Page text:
because he doesn't see their

wives reaching out to hold hands
or look big eyed at them like heroes.

He shrugs off the macho advise
about wearing the pants and

being the real leader of the home
because his foolish looking uxorious

ways gives him access as often as he
wishes to come inside her luxurious

secret garden and play. And
heal. And have intimacy. And be

the beloved of the beloved.

Craig and I just came back from a week long tent camping trip out on Sequim Bay. We took our bikes
in order to enjoy Discovery Trail. We averaged about twenty miles a day for 6 days. It was a relaxing, fun, restorative time. I noticed how much ease and enjoyment we have after 26 years together. I really, really like being with my friend and lover. I love to play together. I hope we have many years more to do so.

 I would credit The Gottman's work for giving us most of the tools we needed to get to this place. They mention the uxurious husband. I had never heard the word. When I researched it, it resonated with me and prompted this. I recognized him. He's mine and I am his.

Monday, September 22, 2014

How to Wear Holes in a Poem

There are two ways to wear
a hole in a poem.

Two ways to tear
the edges ragged.

One way exhausts
you and the words.

It happens on a
screen, processing,

rearranging, trading,
deciding, choosing,

worrying, changing,
deleting, and cutting.

The other way to wear
a hole in a poem

is an invigorating
process. It happens

on a cotton rag page
softened to a fine fuzz

by hands persuading and
pleading for one singing

line to pierce your heart.
Transformation like

this happens whenever
it is now. Paper pulp is

woven under water
and pressed. Deckled

edges leave proof that my
imagination got soaked.

Holes worn in paper show
where the baptism happened.

I used C.S. Lewis' quote about George MacDonald's work baptizing his imagination as a prompt. 

Thursday, September 11, 2014

Why I Love Sally Hansen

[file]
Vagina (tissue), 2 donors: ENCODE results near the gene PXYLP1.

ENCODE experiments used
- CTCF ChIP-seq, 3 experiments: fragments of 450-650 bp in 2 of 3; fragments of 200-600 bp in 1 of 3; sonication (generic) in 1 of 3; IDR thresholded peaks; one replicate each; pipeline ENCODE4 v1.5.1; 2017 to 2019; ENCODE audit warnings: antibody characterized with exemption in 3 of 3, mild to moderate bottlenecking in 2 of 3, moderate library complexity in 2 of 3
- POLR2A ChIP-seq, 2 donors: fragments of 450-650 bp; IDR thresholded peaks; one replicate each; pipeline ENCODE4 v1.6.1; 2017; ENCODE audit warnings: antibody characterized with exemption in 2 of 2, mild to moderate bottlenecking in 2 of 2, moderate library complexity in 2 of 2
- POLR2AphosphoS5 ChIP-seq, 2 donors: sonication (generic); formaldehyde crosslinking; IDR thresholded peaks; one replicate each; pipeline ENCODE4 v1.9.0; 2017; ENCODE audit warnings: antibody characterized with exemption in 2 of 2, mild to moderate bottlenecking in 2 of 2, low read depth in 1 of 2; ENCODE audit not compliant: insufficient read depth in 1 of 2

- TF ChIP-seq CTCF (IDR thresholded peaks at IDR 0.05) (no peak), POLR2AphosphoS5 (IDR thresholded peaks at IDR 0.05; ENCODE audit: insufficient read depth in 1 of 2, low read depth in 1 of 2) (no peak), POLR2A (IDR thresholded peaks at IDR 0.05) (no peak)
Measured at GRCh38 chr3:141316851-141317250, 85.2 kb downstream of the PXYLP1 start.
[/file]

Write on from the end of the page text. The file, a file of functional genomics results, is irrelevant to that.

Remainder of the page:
God, Sally Hansen, Google, Craig, my family, my friends, my home, Puget Sound. 

That's my priority list in the order in which I'm most grateful. You wonder who Sally Hansen is? I'll tell you why she's very high on my list. 

I secretly started shaving more than my legs and arm pits… at about 20 years of age. This was after I tried hair bleach, which turned my upper lip fuzz a disturbing color of yellow. My mustache was presenting thick, dark fuzz like a pubescent boy's. Embarrassing, but not worth wearing a bag over my head for.

After I birthed children, the fuzz turned course and black. The hair on my head started turning grey, but not on my lip, unfortunately. I started dreaming of electrolysis and laser treatments. We didn't have money for such luxuries. 

My kind and generous husband graciously handed me his razor after he used it. He comforted me the first time he did by saying he was sure Christy Brinkley must have facial hair she had to deal with. 

When our girls grew older and money wasn't quite as scarce, I started pampering myself with a pedicure once every couple of months. I couldn't help but notice the posters and menus for this foreign thing called waxing. I wasn't quite sure what some of the items meant, but they made me blush. 

I got the courage to ask my pedicurist to shape my eyebrows. It felt as awkward as ordering my first  latte in a strange town. Looking back, she probably itched to get at the obvious whisker shadow on my top lip and chin while she was at it. 

Graciously, she waited till I was ready. When I found the courage to ask for an upper lip wax, she told me she had a special going that day and would do everything above my neck for a fixed rate and let me see how I liked it. She proceeded to rip my face apart with zeal and gusto. 

She defined the hairline on my forehead. A soul patch I didn't know I had was removed post haste. The inside of my nose, my unsuspecting sideburns, the moles, and the offending fuzz between my eyebrows was zipped off. I was slick and smooth as a newborn baby's bottom. The oil did not help my traumatized skin as much as she promised it would. Waxing treatments should last for 6-8 weeks. 

My hair must be fertilized by all the coffee I drink  because within 3 weeks, I needed help. I couldn't find time or didn't have the money - so I started shaving again. The fuzz turned to whiskers once more. 

If you aren't hairy, you need to know that going to the eye Doctor or the Dentist is exposing. They wear magnifying glasses and get up close enough to count blackheads on your nose. Before your appointment a shave is the last thing one does after flossing and using mouthwash. 

Occasionally, I went back to have a professional wax for weddings or special events so I could feel confident and unconcerned about the time I returned home before the shadow returned. I imagine Cinderella felt the same trauma and time constraints about her pumpkin?